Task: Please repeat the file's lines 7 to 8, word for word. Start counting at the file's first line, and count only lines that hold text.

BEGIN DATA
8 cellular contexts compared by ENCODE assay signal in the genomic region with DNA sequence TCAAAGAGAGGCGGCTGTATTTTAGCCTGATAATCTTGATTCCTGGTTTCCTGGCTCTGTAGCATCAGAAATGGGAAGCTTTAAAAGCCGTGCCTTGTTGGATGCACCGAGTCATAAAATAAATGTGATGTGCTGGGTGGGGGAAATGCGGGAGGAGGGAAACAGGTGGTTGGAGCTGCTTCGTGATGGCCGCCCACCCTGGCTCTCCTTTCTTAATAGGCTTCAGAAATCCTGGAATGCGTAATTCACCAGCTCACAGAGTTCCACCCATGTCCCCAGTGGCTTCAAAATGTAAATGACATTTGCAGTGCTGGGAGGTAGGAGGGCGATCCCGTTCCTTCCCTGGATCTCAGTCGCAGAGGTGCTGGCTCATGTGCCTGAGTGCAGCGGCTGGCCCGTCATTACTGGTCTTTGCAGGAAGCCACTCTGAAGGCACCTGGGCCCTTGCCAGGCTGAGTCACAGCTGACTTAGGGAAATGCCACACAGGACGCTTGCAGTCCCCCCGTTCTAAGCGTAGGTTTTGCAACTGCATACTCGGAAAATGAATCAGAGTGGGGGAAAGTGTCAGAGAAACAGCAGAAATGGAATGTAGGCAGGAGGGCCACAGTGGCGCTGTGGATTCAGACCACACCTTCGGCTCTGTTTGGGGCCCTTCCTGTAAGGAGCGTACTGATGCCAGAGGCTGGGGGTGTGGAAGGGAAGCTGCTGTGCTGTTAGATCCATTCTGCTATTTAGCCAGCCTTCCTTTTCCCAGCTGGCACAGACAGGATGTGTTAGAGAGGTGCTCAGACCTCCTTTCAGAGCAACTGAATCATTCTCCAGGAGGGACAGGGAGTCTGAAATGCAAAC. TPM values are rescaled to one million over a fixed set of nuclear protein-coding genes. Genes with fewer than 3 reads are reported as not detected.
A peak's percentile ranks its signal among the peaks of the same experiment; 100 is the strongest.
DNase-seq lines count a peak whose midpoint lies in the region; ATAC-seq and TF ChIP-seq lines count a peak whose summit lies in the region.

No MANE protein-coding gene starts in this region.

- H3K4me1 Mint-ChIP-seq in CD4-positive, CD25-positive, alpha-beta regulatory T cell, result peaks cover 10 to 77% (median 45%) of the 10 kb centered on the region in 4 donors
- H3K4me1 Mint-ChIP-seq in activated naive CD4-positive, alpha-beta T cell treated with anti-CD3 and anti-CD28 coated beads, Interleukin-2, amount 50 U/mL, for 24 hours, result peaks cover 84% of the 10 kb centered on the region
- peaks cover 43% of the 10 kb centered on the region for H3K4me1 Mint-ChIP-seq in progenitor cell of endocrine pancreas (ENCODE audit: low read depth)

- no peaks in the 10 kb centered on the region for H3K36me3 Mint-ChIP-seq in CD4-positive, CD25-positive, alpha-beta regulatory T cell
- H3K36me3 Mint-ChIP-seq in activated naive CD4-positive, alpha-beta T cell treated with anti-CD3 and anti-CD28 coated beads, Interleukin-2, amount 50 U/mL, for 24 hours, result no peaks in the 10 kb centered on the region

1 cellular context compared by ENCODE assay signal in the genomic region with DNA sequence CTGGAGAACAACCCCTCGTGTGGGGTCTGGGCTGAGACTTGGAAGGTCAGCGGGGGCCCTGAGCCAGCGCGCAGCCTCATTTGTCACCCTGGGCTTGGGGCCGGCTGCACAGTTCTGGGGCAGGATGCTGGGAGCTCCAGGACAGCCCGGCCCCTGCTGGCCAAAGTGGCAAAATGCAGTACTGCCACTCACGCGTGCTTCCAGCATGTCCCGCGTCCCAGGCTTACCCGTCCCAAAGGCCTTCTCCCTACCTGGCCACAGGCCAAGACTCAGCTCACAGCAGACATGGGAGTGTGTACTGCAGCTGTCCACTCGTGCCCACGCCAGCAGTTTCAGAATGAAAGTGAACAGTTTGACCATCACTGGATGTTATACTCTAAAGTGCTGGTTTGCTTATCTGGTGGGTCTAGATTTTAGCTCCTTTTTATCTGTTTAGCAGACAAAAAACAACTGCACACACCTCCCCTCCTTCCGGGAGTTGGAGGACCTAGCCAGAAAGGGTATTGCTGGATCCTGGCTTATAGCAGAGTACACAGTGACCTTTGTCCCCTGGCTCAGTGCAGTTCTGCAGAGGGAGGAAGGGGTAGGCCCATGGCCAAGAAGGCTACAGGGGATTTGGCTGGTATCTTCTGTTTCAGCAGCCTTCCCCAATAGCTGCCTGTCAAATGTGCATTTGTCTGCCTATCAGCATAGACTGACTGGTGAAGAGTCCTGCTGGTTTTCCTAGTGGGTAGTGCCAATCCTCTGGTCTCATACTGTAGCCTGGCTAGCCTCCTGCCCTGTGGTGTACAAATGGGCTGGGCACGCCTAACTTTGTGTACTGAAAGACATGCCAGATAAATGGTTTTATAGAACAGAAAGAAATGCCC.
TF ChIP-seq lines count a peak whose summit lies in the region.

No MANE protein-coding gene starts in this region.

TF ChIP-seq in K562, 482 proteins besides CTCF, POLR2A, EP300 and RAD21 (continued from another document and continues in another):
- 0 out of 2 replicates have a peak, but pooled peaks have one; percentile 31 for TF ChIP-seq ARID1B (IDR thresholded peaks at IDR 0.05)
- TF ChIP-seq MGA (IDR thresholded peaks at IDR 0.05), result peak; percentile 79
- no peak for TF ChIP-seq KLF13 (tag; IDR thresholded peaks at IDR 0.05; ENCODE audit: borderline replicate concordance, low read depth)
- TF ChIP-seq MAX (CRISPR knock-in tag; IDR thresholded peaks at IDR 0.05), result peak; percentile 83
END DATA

- peaks cover 43% of the 10 kb centered on the region for H3K4me1 Mint-ChIP-seq in progenitor cell of endocrine pancreas (ENCODE audit: low read depth)

- no peaks in the 10 kb centered on the region for H3K36me3 Mint-ChIP-seq in CD4-positive, CD25-positive, alpha-beta regulatory T cell